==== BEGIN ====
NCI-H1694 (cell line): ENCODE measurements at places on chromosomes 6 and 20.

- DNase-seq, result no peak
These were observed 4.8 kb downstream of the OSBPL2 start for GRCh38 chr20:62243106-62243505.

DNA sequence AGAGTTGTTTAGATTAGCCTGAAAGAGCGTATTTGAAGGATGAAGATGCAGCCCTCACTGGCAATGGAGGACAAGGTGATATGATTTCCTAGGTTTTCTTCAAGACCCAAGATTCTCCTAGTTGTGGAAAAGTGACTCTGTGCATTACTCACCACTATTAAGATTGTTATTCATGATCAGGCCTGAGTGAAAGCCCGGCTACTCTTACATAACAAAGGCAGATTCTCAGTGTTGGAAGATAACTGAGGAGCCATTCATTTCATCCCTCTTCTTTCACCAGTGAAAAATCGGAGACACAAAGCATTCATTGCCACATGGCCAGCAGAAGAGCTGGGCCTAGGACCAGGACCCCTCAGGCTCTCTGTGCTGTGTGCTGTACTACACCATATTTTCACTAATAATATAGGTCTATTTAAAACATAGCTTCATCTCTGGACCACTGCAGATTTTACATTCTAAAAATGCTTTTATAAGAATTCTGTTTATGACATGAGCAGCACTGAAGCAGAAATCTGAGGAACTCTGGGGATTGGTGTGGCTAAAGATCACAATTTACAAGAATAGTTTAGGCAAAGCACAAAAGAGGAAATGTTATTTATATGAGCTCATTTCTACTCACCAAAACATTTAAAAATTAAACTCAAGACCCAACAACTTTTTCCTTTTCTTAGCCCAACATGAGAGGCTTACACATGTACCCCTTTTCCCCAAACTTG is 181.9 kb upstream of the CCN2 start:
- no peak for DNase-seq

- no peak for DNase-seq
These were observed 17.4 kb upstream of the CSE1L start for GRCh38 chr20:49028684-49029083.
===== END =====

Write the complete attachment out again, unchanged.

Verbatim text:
NCI-H1694 (cell line): ENCODE measurements at places on chromosomes 6 and 20.

- DNase-seq, result no peak
These were observed 4.8 kb downstream of the OSBPL2 start for GRCh38 chr20:62243106-62243505.

DNA sequence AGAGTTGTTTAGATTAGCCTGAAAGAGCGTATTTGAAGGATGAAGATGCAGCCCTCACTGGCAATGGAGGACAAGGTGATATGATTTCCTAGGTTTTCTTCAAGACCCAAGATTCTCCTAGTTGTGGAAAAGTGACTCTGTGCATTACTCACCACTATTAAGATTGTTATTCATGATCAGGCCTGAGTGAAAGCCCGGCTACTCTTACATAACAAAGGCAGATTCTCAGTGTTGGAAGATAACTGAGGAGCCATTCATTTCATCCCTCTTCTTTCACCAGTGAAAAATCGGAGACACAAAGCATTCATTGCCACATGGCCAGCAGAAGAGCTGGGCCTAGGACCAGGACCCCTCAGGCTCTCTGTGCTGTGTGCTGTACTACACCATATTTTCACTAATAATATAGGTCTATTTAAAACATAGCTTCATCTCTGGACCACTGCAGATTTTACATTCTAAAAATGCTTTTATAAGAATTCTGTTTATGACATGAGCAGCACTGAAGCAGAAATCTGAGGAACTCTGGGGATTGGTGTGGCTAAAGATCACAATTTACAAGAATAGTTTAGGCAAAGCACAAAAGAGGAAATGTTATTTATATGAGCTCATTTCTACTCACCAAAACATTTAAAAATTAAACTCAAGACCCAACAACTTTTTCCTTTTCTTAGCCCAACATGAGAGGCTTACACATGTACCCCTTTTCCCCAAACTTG is 181.9 kb upstream of the CCN2 start:
- no peak for DNase-seq

- no peak for DNase-seq
These were observed 17.4 kb upstream of the CSE1L start for GRCh38 chr20:49028684-49029083.